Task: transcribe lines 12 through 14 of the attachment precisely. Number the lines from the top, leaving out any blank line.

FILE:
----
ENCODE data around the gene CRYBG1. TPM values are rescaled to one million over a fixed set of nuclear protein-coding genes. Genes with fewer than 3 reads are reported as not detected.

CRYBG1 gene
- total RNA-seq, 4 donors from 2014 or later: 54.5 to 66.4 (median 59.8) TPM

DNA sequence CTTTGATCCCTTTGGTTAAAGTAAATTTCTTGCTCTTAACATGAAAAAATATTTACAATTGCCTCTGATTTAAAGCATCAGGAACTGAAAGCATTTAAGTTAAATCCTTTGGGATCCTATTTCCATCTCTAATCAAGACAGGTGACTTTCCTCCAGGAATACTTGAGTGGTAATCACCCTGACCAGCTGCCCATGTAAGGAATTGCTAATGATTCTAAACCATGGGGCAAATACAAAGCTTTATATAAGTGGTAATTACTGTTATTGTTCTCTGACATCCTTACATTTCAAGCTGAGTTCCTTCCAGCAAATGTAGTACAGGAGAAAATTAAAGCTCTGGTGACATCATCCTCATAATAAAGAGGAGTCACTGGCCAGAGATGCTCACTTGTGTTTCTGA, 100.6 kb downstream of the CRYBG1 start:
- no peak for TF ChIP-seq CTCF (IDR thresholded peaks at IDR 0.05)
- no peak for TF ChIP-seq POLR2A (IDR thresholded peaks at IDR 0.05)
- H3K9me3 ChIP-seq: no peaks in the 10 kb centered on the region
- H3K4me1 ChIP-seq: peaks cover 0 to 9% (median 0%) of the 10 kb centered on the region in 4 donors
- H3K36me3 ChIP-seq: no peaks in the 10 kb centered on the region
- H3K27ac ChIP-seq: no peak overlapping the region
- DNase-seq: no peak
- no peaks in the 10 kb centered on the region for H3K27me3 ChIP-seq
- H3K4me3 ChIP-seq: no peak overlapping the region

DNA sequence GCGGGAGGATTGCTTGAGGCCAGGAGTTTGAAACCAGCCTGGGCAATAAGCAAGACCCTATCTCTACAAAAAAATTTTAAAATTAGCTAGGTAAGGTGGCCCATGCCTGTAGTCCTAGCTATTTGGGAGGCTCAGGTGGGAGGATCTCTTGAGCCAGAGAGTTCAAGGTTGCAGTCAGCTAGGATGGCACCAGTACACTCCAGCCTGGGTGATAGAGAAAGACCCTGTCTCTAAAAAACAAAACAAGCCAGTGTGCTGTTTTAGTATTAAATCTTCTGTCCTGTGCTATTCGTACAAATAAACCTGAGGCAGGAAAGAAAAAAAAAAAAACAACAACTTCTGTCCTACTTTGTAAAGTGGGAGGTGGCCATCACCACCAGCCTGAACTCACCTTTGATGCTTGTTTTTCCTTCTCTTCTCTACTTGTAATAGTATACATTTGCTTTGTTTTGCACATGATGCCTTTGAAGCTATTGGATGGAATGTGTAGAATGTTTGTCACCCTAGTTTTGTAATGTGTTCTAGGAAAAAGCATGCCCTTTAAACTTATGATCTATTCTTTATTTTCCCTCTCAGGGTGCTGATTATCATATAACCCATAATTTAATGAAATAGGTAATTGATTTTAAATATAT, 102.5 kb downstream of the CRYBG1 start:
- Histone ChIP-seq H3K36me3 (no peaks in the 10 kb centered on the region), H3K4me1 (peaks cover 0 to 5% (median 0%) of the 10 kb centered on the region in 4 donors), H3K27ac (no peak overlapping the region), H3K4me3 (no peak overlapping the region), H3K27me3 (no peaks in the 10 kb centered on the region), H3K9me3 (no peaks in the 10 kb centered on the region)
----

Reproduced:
- no peaks in the 10 kb centered on the region for H3K27me3 ChIP-seq
- H3K4me3 ChIP-seq: no peak overlapping the region

DNA sequence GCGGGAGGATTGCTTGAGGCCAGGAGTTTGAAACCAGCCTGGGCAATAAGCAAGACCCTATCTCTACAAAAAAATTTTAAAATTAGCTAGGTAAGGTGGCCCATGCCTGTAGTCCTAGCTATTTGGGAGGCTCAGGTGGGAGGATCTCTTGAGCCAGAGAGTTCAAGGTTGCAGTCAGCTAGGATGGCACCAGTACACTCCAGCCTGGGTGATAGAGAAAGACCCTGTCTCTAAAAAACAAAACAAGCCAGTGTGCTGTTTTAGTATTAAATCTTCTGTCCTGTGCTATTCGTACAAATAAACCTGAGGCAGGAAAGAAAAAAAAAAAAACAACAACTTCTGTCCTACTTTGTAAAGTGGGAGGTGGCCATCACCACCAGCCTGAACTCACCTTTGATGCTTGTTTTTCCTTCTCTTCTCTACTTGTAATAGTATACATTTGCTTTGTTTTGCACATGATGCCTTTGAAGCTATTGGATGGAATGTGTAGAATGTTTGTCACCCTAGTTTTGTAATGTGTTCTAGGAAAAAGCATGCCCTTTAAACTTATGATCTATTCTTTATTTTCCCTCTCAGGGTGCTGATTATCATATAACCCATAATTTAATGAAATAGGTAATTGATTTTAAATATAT, 102.5 kb downstream of the CRYBG1 start: